After several years of rapid growth, there are now estimated to be more than 10,000 commercial game ranches in South Africa breeding rare species for hunting, meat and conservation purposes. . . .

The June issue of Country Wide is now on-line.


Councils’ purpose needs clarity

September 16, 2012

BusinessNZ says the purpose of local government needs to be properly established in new legislation:

Chief Executive Phil O’Reilly says the purpose statement in the current Act is very broad and permissive, and has resulted in a number of councils taking on, or investing in, too many non-essential activities exposing ratepayers to unnecessary risk and cost.

“The current Act allows councils to ensure communities’ ‘four wellbeings’ – social, cultural, economic and environmental – and this very broad purpose statement has allowed councils throughout New Zealand to continue to expand their operations into the provision of services which more appropriately should be undertaken by the private sector, if at all. Moreover, councils have backed projects with marginal or negative economic returns. Businesses often bear a disproportionate share of these costs given the significant use of business rating differentials by many councils.

“The Amendment Bill has a more restrained purpose statement and is a significant improvement on current legislation, but should to be tightened further.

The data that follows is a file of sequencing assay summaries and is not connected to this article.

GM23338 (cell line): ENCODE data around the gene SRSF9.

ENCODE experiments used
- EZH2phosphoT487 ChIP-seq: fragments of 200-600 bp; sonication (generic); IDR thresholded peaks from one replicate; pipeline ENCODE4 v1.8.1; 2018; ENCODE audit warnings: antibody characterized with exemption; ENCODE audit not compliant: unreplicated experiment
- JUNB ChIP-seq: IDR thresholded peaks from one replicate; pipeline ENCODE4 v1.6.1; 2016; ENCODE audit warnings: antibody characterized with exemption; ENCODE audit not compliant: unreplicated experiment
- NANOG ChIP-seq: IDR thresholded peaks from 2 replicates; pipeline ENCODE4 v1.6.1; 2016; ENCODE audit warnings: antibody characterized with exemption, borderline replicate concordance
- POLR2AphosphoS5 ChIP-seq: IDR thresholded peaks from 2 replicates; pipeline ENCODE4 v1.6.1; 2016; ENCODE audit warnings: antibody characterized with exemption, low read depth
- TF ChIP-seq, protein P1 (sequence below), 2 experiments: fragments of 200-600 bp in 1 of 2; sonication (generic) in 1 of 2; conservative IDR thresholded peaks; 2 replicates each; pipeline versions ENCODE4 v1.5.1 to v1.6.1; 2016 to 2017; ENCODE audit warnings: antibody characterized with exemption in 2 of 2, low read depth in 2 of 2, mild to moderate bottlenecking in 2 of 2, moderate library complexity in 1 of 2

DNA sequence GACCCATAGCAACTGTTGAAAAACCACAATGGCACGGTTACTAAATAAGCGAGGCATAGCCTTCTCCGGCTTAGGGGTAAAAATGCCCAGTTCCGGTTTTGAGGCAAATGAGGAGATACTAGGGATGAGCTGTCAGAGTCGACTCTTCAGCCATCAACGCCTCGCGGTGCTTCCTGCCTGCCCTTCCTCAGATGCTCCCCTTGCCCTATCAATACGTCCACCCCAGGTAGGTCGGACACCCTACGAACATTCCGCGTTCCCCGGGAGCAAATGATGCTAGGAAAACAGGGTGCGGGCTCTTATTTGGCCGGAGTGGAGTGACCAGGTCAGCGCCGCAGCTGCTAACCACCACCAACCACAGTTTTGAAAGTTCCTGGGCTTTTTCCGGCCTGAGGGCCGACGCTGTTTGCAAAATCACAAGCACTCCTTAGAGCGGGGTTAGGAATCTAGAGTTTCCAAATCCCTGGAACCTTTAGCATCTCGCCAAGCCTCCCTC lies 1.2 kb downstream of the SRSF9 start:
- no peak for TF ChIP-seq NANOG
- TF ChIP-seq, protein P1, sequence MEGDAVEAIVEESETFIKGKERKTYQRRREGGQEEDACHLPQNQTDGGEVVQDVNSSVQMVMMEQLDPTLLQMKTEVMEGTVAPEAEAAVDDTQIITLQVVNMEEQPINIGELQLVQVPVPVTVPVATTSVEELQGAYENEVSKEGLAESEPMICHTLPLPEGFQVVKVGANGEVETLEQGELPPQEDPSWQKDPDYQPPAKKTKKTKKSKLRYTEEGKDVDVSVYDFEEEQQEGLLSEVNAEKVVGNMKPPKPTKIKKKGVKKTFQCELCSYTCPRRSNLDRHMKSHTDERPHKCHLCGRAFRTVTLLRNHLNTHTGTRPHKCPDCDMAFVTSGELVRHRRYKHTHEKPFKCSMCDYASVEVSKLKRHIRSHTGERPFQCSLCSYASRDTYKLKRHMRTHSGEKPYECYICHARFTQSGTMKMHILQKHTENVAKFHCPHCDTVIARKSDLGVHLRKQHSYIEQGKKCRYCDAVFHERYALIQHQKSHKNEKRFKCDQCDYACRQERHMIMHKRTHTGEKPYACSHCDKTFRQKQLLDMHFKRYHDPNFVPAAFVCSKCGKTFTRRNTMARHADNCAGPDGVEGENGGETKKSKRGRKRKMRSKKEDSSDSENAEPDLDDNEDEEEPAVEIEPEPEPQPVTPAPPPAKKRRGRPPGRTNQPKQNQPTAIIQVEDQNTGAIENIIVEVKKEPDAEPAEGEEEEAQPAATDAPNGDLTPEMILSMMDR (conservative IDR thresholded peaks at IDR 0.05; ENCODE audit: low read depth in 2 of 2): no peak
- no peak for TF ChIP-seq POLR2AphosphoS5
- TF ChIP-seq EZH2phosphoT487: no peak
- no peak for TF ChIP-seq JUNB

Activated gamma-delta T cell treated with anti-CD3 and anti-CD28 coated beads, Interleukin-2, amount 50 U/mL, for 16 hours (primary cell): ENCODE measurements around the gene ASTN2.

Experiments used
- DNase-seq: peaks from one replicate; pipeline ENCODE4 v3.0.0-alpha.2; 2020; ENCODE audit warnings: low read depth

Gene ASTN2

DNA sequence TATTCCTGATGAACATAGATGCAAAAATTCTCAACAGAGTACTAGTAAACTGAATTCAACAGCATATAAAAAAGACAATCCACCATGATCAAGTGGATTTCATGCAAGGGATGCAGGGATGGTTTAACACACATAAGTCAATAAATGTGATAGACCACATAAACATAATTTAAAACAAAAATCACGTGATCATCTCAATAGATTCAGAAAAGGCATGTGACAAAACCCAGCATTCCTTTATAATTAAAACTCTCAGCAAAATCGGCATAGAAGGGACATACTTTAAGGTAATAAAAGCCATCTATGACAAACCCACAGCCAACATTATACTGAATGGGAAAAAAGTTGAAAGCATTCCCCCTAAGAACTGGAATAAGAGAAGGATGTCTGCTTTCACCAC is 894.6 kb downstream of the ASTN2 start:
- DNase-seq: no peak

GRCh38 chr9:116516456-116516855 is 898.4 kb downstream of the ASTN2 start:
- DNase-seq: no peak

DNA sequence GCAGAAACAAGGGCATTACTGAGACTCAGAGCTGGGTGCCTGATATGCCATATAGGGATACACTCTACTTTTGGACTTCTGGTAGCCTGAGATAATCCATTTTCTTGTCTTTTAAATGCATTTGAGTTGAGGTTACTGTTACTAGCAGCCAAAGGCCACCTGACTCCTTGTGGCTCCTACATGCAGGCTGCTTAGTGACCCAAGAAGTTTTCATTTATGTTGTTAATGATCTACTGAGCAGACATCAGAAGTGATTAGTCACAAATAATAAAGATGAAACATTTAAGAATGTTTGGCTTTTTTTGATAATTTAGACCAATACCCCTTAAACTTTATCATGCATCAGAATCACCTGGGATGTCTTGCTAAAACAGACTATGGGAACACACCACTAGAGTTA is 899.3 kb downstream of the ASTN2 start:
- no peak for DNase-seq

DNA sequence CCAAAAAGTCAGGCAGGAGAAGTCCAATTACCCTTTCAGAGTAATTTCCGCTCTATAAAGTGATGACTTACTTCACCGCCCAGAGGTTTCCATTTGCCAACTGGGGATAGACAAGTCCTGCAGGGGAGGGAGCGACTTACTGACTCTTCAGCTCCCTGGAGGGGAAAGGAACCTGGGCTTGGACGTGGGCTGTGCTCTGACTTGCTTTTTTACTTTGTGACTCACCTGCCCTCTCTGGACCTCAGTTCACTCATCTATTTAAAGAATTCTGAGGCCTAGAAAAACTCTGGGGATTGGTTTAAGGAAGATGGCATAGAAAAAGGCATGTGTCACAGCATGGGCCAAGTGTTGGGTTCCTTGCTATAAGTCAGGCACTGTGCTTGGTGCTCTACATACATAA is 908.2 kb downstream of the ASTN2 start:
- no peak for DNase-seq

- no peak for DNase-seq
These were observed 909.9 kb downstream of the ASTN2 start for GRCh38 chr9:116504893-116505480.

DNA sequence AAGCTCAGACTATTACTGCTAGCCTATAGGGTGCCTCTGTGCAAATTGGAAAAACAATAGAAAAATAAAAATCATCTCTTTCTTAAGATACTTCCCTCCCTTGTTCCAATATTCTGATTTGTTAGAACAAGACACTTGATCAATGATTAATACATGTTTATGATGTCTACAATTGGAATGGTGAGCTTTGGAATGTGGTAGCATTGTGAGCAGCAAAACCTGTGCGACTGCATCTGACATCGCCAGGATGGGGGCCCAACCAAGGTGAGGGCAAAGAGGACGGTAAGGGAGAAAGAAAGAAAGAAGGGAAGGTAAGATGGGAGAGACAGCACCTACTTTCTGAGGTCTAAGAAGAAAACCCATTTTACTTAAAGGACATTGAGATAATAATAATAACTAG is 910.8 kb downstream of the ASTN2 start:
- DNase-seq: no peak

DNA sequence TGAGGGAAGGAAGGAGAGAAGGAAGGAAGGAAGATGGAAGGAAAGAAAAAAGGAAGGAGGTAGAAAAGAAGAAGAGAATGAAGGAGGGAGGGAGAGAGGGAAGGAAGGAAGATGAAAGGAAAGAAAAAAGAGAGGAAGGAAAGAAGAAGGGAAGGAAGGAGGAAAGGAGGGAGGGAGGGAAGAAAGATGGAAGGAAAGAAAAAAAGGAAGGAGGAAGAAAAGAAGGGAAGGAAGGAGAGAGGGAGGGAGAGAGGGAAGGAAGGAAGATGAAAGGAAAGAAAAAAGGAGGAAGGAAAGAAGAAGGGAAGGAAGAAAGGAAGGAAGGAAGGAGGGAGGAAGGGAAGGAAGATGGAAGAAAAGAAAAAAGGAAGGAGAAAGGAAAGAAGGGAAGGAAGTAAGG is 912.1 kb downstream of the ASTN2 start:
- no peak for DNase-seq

“A clearer definition of local government’s important role is essential,” Mr O’Reilly said.

Amen to that.

Although Tourism New Zealand is concerned events and festivals will be at risk.

“The tourism industry is concerned that the Local Government Act 2002 Amendment Bill could restrict councils investing in events, festivals and other visitor infrastructure if it is passed in its present form,” TIA Chief Executive Martin Snedden says. . .

TIA is calling for local government to continue to be allowed to invest in the visitor industry, which creates jobs and income in communities around the country. Support from visitors makes possible a range of events and festivals that residents also enjoy, enhancing that community’s vibrancy and well-being. . . .

Events and festivals do attract visitors and add to the vibrancy of communities but current legislation has enabled councils to back them at great cost with questionable return.


The roof was the winner on the night

September 16, 2012

The economists tell us that stadiums (stadia?) don’t stack up financially.

The Forsyth Barr Stadium has plenty of critics who will feel vindicated by that but I doubt if anyone among the capacity crowd at the All Blacks’ first test there cared about that and the roof was the winner on the night.

The forecast was for wintry conditions. I was drizzling as we arrived for the match against the Springbok, but with a covered stadium, once we were inside it didn’t matter.

Only in Dunedin would pre-match entertainment include blokes in tutus – the Selwyn Ballet – and I am sure they too appreciated being under cover.

We were at the game as guests of Ravensdown which brought the bonus of pre-match banter from former All Blacks Buck Shelford, John Timu and Josh Kronfeld. Then there was after-match excitement when we were joined by Olympic rowers Mahe Drysdale and Juliette Haigh.

As for the rugby? A win’s a win but there were plenty of times when it looked like the 21 – 11 score in New Zealand’s favour could just have easily gone the other way.

At the final whistle it was the All Blacks ahead and the winners of the Freedom Cup.